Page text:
'Pakistan to boost soybean yield by using China’s intercropping technology'

04:40 PM | 31 May, 2020
'Pakistan to boost soybean yield by using China’s intercropping technology'

BEIJING - China’s maize-soybean strip intercropping technology is applicable all over Pakistan and it can boost maize yield as well as create an additional soybean harvest to reduce Pakistan’s soybean imports and improve the country’s food security, Yang Wenyu, the professor of Sichuan Agricultural University, Chengdu said.

Prof Yang Wenyu developed this technology and provided generous support to two Pakistani students of his university who are using and popularizing this technology in their hometown, China Economic Net reported on Sunday.

“There’s a lack of soybean production in Pakistan. Pakistan is China’s iron brother.

We are willing to offer support to help Pakistan bridge the gap between domestic production and imports,” Yang Wenyu said.

It’s he who initially formulated the idea of introducing this technology to Pakistan. His team has been supporting the two students Muhammad Ali Raza and Sajad Hussain to make demonstrations in Pakistan both technically and financially the whole time since 2018.

The application of maize-soybean strip intercropping technology in Pakistan has a theoretical and practical basis. First, Pakistan has a large population while the area of arable land is limited. It has the demand to develop intercropping to grow two crops together.

Second, Pakistan enjoys ample sunlight, which is a favorable natural condition for soybean’s growth. Moreover, in the intercropping fields, maize can shade soybean to reduce the high average temperature’s impact, and nitrogen fixation by soybean can promote maize’s growth in return.

The crops in this model are like close partners that cooperate with each other to create bumper harvests.

Forecasted by Yang Wenyu, by using maize-soybean strip intercropping technology, the yield of maize can reach 10,500 kg per hectare with an additional 1,350 to 1,650 kg/ha soybean production in Pakistan’s irrigated areas.

In rainfed areas, the production of maize and soybean can rise to 6,000 kg/ha and 4,500 to 1,500 kg/ha respectively. At present, maize is grown in an area of about 1.3 million hectares in Pakistan.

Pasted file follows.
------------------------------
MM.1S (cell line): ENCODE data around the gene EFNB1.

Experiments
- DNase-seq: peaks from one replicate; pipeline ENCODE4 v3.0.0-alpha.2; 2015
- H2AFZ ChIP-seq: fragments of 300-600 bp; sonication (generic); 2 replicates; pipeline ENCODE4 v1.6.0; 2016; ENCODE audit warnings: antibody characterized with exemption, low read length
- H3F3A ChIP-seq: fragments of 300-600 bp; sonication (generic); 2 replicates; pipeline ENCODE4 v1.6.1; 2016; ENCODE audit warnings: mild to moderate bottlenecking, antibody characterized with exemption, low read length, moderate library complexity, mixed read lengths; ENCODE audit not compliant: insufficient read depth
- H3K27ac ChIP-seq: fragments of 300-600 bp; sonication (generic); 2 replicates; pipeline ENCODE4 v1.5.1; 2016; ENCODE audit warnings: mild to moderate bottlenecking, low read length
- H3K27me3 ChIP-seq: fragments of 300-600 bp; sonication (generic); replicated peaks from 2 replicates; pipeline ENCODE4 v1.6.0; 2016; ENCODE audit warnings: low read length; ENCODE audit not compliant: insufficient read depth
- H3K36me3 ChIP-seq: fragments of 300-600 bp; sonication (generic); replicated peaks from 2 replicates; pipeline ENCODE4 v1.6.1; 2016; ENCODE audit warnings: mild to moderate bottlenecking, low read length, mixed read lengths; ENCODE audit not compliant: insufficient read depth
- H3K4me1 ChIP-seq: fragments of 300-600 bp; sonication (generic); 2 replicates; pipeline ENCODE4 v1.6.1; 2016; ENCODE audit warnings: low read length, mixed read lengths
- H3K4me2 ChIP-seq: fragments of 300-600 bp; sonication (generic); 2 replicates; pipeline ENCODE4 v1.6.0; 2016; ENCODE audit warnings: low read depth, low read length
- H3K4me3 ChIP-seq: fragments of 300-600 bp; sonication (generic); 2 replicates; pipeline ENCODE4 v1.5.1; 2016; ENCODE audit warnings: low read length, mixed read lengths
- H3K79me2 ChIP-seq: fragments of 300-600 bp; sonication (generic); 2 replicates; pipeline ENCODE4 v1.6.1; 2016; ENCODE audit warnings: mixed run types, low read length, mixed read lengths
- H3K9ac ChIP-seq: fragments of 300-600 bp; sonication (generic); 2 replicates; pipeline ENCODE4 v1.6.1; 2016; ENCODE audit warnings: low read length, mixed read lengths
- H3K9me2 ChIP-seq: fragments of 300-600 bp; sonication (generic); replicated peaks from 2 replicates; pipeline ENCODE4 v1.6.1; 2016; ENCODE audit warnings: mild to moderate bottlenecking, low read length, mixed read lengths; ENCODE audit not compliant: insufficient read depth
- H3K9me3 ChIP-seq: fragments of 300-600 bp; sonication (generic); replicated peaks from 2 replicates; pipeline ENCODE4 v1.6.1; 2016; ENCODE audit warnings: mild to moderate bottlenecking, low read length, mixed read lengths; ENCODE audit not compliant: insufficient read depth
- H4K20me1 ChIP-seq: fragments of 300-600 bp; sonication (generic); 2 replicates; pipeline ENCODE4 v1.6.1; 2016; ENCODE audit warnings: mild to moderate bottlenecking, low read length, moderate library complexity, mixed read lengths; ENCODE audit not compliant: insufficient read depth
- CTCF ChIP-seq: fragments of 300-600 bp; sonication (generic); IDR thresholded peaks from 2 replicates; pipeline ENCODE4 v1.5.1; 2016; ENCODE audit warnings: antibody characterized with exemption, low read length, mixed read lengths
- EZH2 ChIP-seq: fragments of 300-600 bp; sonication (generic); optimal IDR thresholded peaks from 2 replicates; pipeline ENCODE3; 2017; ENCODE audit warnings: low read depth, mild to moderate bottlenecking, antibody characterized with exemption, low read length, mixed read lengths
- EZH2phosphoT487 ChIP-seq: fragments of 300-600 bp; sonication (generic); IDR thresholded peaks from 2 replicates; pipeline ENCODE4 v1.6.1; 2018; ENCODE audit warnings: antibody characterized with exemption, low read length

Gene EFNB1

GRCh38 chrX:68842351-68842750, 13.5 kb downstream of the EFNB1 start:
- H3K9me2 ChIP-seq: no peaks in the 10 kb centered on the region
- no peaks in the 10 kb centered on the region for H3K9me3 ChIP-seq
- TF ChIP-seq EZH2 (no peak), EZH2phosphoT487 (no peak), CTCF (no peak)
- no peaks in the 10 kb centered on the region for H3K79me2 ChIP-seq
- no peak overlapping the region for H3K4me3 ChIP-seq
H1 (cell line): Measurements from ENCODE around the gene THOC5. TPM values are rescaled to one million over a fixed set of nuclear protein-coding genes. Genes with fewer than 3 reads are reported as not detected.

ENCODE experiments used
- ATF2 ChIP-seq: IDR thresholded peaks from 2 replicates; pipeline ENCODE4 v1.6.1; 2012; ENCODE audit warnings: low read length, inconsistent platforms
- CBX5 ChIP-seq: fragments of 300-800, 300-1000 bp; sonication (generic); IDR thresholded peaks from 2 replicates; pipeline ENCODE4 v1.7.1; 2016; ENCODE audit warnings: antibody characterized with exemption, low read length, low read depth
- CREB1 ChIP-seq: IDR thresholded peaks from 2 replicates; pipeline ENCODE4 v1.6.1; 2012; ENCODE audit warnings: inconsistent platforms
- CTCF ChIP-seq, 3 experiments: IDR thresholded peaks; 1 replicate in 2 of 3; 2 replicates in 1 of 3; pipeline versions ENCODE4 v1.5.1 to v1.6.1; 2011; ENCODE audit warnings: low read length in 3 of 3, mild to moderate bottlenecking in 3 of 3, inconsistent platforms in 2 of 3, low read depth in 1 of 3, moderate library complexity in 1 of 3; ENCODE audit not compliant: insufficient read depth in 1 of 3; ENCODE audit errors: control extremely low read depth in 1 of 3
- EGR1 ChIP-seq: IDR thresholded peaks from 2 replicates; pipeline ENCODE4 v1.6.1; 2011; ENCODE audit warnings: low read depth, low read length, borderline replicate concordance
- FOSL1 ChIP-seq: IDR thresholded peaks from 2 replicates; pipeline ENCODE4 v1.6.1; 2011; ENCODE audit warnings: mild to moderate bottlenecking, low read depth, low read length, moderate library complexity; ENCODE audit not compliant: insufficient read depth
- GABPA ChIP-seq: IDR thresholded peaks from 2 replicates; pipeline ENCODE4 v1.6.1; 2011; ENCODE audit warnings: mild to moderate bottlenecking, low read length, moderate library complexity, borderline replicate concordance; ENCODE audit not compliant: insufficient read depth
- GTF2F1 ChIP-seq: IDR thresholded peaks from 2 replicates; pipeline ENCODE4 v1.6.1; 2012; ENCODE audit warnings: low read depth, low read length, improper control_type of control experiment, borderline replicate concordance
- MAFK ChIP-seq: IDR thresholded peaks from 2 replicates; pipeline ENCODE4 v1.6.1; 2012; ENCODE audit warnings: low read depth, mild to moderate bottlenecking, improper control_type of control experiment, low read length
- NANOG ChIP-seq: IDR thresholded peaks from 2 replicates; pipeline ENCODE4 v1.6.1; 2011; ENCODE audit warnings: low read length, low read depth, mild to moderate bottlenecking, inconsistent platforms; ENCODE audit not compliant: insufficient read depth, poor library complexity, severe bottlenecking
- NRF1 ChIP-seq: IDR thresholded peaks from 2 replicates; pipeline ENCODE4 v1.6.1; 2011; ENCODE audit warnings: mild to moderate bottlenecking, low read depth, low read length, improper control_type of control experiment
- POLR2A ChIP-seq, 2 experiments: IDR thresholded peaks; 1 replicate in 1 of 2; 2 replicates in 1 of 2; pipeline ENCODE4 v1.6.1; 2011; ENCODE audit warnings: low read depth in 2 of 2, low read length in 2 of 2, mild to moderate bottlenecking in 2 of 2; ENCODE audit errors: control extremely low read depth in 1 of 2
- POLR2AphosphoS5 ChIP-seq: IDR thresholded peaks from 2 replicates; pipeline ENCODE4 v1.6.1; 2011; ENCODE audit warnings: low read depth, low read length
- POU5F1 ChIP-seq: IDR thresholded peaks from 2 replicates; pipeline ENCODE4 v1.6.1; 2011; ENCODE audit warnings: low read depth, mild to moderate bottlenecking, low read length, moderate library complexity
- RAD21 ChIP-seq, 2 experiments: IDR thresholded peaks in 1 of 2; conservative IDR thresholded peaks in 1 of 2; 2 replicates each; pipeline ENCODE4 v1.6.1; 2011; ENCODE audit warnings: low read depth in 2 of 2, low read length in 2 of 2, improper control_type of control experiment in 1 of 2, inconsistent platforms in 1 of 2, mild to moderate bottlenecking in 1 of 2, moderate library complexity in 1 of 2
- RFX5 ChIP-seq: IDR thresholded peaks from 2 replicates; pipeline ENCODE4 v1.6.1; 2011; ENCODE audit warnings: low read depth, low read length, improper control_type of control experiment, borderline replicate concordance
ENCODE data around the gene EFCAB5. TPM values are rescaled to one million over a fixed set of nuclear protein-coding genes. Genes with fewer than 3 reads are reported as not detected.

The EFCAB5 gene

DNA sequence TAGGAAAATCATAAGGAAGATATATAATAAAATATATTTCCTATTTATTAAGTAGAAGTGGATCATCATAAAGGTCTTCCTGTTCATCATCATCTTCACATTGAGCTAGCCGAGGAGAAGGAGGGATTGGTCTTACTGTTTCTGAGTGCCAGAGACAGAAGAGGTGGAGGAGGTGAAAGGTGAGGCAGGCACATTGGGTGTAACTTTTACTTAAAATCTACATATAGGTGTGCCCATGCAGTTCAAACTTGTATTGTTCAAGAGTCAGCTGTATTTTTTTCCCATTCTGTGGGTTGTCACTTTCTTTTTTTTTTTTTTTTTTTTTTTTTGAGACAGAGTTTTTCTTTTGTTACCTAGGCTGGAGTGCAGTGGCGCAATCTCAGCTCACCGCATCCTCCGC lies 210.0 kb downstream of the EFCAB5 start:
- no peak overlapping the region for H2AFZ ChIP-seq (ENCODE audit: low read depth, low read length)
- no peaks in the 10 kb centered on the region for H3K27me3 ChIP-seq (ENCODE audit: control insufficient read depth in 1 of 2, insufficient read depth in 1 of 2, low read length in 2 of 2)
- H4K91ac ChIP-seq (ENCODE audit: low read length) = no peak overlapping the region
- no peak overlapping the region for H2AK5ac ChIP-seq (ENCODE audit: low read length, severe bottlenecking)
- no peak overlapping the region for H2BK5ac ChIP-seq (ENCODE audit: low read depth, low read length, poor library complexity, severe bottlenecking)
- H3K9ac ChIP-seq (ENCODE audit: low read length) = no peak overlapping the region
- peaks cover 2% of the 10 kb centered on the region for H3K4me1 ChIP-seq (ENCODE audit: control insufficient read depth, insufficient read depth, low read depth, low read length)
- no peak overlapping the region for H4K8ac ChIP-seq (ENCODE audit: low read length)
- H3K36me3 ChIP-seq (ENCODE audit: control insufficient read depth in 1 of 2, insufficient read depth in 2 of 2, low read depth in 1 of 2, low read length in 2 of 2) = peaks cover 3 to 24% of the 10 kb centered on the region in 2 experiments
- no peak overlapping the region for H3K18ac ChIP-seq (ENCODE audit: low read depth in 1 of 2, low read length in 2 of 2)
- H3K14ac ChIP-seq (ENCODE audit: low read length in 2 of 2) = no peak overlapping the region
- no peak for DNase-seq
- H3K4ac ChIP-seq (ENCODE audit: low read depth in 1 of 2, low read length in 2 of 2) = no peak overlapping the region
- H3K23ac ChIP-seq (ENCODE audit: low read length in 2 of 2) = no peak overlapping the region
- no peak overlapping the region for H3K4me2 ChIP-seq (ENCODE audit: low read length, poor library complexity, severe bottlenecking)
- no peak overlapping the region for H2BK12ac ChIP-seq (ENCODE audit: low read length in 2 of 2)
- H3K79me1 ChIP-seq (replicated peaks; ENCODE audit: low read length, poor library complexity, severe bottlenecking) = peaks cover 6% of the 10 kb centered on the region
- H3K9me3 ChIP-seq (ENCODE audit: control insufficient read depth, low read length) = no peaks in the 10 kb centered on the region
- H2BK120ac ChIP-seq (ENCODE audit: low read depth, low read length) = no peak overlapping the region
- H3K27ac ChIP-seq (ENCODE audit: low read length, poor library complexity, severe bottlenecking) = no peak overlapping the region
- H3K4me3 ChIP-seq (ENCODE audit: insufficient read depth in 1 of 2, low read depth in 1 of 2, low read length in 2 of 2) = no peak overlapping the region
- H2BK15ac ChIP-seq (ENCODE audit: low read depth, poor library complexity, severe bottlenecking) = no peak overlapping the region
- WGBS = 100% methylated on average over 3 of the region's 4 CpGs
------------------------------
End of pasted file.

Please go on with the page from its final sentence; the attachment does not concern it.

In this way, the nation’s maize yield can be guaranteed and greatly increased. More importantly, Pakistani farmers can harvest considerable soybean meanwhile. That will definitely generate a sizeable economic benefit for Pakistani people.

At first, there were some doubts about the technology’s performance because many local farmers had not seen this kind of farming model before. “As long as they follow our technical instructions to plant the two crops, this technology is sure to work out,” Yang said with confidence.

“Actually many countries are researching into intercropping. But across the globe our maize-soybean strip intercropping may be the only mature intercropping system that is well-equipped with all-around technologies of field configuration, fertilization, pest control, etc. and promoted on such a massive scale.”

Furthermore, this technology has realized mechanization from sowing seeds, crop management to harvest.

It should be noted that after 18 years’ research and development, in February 2020, Yang Wenyu’s maize-soybean strip intercropping technology was included in China’s “No. 1 Central Document” of top-priority by CPC Central Committee and the State Council of the People’s Republic of China to be promoted vigorously and widely in more regions of China.

Besides Pakistan, it also has been introduced to Africa and Europe such as Ghana and Sweden. Yang Wenyu’s team is working with the Swedish University of Agricultural Sciences to promote technology in European countries.

In Pakistan, so far four demonstrations have been arranged separately in Bahawalpur, Chakwal, Islamabad, and Layyah. Yang Wenyu’s team is cooperating with Pakistan’s National Agriculture Research Center and PMAS-Arid Agriculture University to build high-yield demonstrations.

“High-yield demonstrations in different regions will prove the technology’s value and receive local people and government’s recognition,” said Yang.

They are also working on technical parameters specifically for Pakistan. Developing maize-soybean intercropping technology in Pakistan is like a cause of common good because every Pakistani farmer can learn and master this technology for free. It’s knowledge, not a product.

Therefore, Yang Wenyu’s team deserves to be further supported bilaterally. As agriculture is among the six key socio-economic fields under China-Pakistan Economic Corridor (CPEC) cooperation, they believe the fruition of maize-soybean strip intercropping technology will bring more benefits to Pakistani and Chinese people in the future.